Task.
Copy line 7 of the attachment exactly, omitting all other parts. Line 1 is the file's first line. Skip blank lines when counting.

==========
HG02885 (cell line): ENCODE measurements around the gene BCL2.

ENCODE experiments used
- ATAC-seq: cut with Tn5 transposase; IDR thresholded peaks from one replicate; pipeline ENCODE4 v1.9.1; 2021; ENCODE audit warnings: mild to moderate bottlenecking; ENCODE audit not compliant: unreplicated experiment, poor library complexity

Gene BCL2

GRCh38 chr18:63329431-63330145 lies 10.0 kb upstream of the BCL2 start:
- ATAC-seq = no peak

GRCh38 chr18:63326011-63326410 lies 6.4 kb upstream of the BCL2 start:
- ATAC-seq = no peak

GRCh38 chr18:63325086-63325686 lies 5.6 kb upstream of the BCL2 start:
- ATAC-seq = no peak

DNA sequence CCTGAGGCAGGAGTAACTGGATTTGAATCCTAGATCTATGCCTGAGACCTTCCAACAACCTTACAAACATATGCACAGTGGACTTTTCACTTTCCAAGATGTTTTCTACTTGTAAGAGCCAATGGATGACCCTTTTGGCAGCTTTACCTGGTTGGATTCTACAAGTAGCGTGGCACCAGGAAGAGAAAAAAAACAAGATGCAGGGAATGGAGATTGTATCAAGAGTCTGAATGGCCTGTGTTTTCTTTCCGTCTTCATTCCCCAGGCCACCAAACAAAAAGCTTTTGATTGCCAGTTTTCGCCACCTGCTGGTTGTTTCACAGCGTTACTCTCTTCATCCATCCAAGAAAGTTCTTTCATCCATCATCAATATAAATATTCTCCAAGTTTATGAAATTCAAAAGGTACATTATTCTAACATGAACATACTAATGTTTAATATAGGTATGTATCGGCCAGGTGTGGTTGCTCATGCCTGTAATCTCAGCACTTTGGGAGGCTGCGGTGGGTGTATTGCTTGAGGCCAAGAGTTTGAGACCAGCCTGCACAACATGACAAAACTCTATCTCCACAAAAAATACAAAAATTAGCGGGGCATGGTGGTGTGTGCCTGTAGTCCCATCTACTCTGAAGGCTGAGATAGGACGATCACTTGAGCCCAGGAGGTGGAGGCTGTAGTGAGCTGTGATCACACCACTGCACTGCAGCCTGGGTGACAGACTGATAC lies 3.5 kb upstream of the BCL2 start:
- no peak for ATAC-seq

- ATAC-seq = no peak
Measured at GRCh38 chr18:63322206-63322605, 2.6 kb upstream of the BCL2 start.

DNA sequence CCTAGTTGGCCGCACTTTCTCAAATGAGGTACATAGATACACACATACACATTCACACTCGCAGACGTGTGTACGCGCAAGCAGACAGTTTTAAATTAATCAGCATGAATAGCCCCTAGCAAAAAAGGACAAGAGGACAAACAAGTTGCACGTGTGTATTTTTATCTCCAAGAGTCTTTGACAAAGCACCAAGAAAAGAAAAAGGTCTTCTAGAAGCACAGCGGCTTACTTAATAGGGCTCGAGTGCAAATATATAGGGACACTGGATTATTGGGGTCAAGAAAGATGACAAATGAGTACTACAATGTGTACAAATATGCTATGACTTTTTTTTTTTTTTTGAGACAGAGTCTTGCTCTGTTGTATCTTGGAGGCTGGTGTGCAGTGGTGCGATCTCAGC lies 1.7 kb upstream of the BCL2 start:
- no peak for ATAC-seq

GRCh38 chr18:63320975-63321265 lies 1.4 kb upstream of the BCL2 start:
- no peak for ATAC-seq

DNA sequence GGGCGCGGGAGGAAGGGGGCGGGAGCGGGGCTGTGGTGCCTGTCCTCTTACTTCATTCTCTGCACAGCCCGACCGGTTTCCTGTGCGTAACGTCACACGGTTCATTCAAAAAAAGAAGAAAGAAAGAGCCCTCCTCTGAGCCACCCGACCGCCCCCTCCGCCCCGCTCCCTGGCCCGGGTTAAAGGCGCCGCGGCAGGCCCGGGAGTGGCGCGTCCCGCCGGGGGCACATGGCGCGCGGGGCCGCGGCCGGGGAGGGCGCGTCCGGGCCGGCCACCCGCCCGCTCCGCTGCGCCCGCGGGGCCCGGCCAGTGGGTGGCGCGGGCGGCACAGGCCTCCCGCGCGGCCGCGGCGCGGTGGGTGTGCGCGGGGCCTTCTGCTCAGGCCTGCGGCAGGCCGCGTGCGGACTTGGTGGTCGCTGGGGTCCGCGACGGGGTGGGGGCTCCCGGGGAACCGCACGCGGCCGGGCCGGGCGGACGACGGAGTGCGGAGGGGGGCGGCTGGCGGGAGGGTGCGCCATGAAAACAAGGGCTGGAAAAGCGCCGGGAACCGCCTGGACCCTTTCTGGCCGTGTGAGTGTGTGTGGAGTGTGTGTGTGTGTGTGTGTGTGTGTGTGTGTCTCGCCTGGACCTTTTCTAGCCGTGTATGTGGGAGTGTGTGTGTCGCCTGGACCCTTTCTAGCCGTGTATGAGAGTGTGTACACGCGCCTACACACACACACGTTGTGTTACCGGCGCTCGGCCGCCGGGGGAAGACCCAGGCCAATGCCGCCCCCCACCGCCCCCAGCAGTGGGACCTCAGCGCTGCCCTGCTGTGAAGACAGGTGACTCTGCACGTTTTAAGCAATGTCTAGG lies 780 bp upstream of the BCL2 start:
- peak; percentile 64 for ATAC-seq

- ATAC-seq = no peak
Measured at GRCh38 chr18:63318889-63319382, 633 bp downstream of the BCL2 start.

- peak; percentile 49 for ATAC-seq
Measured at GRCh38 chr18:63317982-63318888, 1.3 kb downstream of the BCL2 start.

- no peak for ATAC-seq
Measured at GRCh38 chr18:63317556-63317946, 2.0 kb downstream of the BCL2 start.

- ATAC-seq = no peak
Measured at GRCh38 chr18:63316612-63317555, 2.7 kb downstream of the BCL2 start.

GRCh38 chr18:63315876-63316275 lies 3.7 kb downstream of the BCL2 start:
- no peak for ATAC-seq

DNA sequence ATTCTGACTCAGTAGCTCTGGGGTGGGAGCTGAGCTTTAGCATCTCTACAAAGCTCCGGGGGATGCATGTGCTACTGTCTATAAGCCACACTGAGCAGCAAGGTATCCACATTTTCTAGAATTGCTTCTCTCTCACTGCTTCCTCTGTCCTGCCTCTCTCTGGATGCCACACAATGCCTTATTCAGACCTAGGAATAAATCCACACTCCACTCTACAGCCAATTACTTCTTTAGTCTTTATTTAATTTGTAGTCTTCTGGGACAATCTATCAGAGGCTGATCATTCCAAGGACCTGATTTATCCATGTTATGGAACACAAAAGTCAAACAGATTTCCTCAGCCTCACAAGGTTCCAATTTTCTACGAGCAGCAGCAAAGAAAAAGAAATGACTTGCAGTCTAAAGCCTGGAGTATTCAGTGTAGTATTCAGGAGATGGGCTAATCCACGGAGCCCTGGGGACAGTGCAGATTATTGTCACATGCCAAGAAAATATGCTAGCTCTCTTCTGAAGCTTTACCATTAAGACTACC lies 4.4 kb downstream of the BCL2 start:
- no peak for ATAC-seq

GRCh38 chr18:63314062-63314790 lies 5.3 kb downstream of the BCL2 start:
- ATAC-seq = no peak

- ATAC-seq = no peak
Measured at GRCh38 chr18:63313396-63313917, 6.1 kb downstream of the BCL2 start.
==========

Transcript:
GRCh38 chr18:63326011-63326410 lies 6.4 kb upstream of the BCL2 start: